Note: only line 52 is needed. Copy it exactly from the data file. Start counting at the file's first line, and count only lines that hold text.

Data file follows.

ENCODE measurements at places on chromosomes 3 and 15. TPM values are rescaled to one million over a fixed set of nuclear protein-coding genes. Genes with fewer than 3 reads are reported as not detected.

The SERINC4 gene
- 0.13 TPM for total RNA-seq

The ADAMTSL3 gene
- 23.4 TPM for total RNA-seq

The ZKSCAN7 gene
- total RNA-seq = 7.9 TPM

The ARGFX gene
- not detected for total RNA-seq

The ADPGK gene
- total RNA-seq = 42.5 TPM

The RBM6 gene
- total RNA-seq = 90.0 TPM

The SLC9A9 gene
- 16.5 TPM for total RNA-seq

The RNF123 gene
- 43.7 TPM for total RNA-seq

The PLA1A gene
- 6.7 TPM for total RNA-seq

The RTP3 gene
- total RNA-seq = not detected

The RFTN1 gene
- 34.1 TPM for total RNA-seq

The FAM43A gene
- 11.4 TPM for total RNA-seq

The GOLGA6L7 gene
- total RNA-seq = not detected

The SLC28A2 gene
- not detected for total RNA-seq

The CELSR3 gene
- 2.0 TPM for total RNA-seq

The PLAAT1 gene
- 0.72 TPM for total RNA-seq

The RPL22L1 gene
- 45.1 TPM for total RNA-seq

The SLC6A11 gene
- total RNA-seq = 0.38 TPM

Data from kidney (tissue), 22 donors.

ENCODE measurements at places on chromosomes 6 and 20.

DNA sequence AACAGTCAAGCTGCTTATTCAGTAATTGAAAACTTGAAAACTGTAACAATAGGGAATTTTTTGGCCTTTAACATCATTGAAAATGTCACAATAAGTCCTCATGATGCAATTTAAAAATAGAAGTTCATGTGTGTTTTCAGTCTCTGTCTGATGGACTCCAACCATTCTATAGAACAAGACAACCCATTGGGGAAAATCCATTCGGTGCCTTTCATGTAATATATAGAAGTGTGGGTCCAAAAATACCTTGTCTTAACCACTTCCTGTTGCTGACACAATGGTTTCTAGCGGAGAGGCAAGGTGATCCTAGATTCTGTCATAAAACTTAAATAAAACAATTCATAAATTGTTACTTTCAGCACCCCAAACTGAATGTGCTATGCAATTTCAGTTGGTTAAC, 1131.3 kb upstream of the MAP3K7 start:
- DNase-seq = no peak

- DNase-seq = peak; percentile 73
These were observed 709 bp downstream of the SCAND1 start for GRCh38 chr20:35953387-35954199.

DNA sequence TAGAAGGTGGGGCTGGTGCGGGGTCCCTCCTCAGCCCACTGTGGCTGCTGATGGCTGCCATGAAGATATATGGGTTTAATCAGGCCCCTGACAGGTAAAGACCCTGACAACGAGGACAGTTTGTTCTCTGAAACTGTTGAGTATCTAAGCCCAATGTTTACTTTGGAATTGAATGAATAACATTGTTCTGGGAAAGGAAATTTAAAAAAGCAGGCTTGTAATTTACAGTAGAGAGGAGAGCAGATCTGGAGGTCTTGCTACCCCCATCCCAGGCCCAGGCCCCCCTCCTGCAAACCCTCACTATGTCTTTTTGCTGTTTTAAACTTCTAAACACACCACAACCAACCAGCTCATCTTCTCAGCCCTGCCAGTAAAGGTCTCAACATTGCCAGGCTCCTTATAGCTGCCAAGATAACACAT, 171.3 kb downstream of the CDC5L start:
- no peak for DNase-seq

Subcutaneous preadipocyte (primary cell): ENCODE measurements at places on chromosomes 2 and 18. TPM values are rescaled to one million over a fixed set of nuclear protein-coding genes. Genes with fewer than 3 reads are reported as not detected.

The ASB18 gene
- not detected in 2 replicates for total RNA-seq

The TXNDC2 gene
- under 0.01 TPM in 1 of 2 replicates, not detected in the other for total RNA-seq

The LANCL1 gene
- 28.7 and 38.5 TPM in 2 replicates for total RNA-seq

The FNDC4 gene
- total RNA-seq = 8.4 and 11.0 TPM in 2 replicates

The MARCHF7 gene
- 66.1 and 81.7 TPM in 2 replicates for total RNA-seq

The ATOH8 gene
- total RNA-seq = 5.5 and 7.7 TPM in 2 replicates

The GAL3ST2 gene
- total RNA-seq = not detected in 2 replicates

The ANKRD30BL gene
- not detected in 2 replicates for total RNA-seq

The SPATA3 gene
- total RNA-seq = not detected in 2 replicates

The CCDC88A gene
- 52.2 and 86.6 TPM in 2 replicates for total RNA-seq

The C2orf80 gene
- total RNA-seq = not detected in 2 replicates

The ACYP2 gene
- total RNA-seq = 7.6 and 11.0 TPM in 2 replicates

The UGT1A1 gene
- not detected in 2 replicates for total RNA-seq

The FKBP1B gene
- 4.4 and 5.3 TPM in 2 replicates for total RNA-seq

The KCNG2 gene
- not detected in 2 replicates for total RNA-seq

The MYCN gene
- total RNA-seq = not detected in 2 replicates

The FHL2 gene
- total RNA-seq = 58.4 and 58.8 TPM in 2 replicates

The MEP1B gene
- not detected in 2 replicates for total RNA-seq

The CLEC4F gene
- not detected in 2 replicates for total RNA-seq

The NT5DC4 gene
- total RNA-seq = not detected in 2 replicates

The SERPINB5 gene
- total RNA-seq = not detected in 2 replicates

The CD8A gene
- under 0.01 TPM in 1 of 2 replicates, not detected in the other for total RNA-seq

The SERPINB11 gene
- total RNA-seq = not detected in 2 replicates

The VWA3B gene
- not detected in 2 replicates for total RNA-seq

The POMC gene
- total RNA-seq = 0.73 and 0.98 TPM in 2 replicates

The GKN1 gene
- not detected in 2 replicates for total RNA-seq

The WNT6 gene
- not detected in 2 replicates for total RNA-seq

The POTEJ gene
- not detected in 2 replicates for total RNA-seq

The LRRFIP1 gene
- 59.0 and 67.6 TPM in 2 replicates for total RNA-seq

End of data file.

- 28.7 and 38.5 TPM in 2 replicates for total RNA-seq